This is a novel that definitely benefits from a second reading. Walter Abish asks the question, How German Is It, by presenting a deftly crafted narrative of a modern Germany by brushing the story against the past of Sturm und Drang, the horrors of the world wars, and the recently concluded Nazi infestation.
Abish writes a very provocative question:
Is it possible for anyone in Germany, nowadays, to raise his right hand, for whatever the reason, and not be flooded by the memory of a dream to end all dreams?
The cover blurb from the New Directions publication gives a quick overview of the novel:
On his return from Paris to his home city of Würtenburg, Ulrich Hargenau, whose father was executed for his involvement in the 1944 plot against Hitler, is compelled to ask himself, “How German am I?”—as he compares his own recent attempt to save his life, and his wife Paula’s, by testifying against fellow members to save his life, and his wife Paula’s, by testifying against fellow members of a terrorist group, with his father’s selfless heroism. Through Ulrich—privileged, upper class—we confront the incongruities of the new democratic Germany, in particular the flourishing community of Brumholdstein, named after the country’s greatest thinker, Brumhold, and built on the former site of a concentration camp. Paula’s participation in the destruction of a police station; the State’s cynical response to crush the terrorists; two attempts on Ulrich’s life; the discovery in Brumholdenstein of mass grave of death camp inmates—all these, with subtle irony, are presented as pieces of a puzzle spelling out the turmoil of society’s endeavor to avoid the implications of its menacing heritage.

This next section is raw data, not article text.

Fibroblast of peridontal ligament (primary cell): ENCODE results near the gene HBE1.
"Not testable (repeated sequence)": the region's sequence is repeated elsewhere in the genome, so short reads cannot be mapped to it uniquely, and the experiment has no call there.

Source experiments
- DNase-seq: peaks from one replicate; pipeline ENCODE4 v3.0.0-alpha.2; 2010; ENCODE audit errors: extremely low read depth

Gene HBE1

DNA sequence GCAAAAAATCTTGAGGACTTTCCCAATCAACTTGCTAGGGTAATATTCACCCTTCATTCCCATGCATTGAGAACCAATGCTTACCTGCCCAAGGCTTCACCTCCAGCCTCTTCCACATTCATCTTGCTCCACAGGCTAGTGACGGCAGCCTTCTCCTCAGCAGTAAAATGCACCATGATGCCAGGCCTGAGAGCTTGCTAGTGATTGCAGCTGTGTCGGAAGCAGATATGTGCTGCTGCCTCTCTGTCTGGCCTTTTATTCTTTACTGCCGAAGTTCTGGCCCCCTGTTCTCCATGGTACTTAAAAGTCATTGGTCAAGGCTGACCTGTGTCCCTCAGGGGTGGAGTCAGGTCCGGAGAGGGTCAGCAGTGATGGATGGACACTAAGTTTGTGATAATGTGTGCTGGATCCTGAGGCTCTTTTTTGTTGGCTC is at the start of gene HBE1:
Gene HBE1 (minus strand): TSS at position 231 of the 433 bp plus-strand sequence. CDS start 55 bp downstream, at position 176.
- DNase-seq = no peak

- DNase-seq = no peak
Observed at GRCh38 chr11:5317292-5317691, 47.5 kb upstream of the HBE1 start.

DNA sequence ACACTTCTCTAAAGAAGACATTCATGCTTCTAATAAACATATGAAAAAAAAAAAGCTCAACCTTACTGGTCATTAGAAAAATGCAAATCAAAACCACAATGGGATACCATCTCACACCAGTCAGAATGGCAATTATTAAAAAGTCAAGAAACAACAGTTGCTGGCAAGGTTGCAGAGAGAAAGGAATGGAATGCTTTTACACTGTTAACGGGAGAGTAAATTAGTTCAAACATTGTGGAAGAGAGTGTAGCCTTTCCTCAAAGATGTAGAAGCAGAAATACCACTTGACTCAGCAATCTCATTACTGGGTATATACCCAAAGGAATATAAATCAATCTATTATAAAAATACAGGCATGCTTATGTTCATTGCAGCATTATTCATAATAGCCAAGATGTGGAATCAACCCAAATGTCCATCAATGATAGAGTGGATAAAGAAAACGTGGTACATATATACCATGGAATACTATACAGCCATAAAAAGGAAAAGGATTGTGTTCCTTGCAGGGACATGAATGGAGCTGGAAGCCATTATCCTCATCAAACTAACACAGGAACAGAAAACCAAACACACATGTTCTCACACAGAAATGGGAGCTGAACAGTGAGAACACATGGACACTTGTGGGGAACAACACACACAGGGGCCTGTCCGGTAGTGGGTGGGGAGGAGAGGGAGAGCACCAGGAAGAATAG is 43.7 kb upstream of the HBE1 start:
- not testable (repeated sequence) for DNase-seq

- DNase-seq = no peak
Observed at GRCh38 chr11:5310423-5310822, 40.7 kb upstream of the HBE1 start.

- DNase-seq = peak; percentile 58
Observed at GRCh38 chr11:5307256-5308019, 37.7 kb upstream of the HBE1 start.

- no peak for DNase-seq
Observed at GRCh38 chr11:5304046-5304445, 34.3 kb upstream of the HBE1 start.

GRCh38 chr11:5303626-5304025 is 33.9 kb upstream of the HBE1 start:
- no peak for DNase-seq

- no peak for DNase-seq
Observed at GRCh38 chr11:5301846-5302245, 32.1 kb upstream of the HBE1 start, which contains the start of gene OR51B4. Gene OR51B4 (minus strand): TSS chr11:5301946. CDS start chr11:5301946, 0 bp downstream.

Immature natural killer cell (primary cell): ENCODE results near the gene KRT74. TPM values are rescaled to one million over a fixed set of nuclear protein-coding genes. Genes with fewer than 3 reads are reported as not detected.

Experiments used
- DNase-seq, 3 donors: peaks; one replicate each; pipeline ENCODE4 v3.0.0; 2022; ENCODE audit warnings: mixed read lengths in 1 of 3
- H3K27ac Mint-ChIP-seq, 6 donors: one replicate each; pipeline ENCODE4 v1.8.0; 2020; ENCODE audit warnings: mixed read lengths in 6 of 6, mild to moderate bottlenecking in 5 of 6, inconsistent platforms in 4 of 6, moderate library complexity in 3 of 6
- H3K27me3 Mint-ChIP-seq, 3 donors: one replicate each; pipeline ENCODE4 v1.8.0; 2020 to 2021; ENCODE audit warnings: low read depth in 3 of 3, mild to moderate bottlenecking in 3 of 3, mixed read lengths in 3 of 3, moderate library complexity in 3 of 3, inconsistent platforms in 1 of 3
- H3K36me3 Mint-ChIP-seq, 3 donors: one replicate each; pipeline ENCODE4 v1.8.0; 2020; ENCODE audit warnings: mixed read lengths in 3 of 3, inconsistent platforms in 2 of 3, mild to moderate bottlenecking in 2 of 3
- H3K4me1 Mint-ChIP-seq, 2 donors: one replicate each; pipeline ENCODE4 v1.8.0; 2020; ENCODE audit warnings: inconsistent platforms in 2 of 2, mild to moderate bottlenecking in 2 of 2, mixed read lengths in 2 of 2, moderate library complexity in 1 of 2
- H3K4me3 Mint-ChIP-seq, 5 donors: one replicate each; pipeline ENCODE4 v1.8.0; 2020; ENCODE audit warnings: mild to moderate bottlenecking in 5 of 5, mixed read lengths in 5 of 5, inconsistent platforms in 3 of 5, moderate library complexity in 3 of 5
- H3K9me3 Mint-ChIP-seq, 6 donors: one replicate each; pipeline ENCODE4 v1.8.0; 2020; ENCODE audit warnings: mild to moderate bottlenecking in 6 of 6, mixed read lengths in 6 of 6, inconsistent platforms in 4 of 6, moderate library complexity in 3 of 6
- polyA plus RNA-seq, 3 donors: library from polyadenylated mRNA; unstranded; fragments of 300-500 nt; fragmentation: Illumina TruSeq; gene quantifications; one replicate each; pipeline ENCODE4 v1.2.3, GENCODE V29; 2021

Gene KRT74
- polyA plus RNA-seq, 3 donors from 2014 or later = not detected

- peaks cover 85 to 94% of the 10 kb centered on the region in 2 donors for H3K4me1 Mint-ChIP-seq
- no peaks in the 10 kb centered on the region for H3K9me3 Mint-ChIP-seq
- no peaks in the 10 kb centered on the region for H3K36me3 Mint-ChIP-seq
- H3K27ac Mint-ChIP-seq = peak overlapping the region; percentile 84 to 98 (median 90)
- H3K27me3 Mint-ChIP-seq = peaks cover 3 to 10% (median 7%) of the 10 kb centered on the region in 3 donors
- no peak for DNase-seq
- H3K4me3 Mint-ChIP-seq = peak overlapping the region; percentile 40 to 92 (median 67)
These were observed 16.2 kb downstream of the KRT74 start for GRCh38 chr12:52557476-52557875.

Read it first for the story and then again and again for the thematic details and relationships … but read it!
Another author that has written novels presenting an attempt to resolve the negative impact on Germany resulting from the atrocities of the Nazi regime is Günter Grass. Again, an author not to be missed.
Perhaps an interesting parallel to explore in literature is the almost mythical memory of the often brutal extermination of the native peoples of America by the invading “White Man.” Is there a novel by a non-native who realistically deals with those memories? I immediately think of Dee Brown’s work, Bury My Heart At Wounded Knee, but that is more a history of the ill treatment of natives than a working out of the guilt the “White Man” must come to terms with.